“closes #1234” or “fixes #1234” automatically closes bug 1234 with a resolution of “fixed”. And your full commit message is appended as a comment to the bug. You can specify multiple numbers: “fixes #12, #13 and #14”.
“re #1234”, “see #1234”, “addresses #1234”, “refs #1234” and some other variants append your full commit message as a comment to the bug. This also includes a link to the changeset.
Problem: the user that effectively runs the post-commit script has not always the proper permissions to access the trac database. I experimented with a setuid C wrapper that you find a lot when googling: no success. Setuid post commit script: no success.
The solution was simple: allow your users (in my case a group) to execute
the trac post commit script as the user that runs trac. For this, enter a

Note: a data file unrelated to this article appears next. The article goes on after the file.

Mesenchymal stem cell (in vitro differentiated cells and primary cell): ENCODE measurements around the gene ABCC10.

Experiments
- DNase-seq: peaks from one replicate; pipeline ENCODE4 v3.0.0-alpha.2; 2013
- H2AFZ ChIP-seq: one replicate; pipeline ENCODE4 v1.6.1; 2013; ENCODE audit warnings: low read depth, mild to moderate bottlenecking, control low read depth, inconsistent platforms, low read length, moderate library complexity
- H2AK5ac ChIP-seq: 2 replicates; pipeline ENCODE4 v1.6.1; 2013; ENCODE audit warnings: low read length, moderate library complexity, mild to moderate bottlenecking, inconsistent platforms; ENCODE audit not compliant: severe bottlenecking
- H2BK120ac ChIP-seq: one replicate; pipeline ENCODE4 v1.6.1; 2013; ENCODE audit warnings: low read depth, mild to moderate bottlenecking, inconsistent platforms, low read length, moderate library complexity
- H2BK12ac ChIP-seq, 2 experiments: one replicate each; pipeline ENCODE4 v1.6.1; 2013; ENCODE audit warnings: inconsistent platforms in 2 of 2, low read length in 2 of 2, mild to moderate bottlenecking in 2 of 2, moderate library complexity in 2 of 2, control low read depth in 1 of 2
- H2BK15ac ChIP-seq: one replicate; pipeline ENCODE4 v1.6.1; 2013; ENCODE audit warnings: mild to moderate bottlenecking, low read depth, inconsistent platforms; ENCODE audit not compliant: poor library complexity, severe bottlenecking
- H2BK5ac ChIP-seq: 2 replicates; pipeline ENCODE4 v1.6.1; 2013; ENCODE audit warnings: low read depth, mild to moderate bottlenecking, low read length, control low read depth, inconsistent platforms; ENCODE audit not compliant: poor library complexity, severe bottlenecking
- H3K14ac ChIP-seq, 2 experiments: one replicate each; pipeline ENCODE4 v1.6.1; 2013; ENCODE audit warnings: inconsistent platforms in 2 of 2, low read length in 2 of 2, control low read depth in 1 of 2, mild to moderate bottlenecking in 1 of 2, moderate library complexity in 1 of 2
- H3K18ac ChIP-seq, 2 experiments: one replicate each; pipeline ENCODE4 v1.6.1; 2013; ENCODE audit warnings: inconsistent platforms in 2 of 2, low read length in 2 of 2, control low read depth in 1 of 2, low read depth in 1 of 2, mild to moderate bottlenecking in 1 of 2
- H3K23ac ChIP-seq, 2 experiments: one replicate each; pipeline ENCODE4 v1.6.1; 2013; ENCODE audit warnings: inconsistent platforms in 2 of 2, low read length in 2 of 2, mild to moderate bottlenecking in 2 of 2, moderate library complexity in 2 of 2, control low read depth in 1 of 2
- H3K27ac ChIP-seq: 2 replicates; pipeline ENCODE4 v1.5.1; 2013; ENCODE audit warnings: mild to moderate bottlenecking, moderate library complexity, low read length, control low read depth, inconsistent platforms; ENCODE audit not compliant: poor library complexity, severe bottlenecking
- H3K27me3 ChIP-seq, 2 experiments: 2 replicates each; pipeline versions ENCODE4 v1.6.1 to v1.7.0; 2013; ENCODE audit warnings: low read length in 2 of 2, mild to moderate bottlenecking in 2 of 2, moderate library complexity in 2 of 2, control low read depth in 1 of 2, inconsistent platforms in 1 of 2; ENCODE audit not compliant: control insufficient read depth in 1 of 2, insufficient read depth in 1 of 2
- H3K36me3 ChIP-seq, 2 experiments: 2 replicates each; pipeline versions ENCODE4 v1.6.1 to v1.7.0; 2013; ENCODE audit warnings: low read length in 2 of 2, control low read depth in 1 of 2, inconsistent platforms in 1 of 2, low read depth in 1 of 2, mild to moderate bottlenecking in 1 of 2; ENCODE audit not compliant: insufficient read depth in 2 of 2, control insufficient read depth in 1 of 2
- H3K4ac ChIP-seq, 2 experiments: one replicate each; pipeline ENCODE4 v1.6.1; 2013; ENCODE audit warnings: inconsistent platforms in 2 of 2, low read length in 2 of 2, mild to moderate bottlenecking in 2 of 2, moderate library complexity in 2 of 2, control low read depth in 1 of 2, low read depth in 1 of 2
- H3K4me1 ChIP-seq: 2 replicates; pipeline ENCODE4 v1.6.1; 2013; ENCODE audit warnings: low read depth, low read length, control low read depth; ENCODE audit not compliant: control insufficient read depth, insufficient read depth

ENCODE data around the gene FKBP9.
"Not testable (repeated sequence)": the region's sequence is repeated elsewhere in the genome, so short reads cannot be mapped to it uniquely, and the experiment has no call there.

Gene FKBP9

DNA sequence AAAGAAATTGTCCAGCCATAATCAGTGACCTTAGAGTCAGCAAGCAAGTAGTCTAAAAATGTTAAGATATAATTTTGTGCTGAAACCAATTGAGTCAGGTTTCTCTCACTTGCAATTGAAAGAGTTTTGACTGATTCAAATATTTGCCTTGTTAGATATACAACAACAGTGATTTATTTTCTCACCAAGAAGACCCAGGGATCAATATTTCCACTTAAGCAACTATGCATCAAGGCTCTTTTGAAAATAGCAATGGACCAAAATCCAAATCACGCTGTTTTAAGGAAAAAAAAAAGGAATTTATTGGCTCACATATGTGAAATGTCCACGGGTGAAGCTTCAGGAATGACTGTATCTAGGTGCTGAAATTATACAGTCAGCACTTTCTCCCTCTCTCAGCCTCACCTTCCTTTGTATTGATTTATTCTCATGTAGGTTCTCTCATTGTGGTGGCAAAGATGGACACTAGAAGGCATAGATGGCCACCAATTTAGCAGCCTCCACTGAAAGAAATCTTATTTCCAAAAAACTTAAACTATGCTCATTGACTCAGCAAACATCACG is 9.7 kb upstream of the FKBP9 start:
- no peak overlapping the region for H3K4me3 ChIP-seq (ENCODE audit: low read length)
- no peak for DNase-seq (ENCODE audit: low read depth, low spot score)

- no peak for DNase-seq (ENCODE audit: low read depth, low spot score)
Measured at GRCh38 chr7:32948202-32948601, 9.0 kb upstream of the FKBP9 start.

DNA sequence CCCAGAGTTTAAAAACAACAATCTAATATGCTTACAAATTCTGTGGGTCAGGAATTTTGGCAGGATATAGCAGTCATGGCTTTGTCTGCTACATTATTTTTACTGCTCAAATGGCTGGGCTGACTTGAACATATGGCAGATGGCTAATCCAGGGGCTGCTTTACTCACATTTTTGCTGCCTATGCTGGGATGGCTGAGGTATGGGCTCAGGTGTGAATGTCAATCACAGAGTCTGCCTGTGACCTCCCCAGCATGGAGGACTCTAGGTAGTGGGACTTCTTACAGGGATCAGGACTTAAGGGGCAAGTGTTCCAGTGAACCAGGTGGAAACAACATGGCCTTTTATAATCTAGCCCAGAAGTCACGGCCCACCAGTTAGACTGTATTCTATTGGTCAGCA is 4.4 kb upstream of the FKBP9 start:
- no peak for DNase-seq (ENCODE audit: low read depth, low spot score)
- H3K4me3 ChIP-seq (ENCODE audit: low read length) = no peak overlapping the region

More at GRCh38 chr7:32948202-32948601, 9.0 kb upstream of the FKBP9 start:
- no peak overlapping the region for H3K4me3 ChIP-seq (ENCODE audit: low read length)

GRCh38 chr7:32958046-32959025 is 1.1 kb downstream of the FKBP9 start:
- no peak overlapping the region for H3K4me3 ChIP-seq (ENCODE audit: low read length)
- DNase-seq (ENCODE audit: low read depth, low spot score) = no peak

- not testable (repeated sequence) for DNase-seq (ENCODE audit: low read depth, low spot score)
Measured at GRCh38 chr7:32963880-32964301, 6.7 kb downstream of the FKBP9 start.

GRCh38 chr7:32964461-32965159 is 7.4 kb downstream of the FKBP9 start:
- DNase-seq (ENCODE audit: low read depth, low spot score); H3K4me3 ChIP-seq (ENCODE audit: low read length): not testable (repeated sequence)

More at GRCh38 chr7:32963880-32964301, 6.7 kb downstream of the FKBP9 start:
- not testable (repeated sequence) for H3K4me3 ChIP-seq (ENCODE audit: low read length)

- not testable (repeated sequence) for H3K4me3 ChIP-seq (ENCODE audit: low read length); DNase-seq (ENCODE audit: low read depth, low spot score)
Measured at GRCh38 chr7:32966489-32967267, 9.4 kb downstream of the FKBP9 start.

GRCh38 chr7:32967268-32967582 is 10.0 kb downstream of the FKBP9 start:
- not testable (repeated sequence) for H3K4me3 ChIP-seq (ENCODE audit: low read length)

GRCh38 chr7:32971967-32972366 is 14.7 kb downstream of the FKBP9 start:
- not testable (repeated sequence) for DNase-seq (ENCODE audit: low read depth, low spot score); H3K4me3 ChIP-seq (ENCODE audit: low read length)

line like this in your
# The relevant users are in the "src" group. %src ourhost = (tracuser) NOPASSWD: /path/to/tracpostcommithook
And in your
/usr/bin/sudo -u tracuser /path/to/tracpostcommithook -r $REV ....
Writing it down in this blog post so that I can google it in three years time when I’ve forgotten how to do it :-)
My name is Reinout van Rees and I work a lot with Python (programming language) and Django (website framework). I live in The Netherlands and I'm happily married to Annie van Rees-Kooiman.
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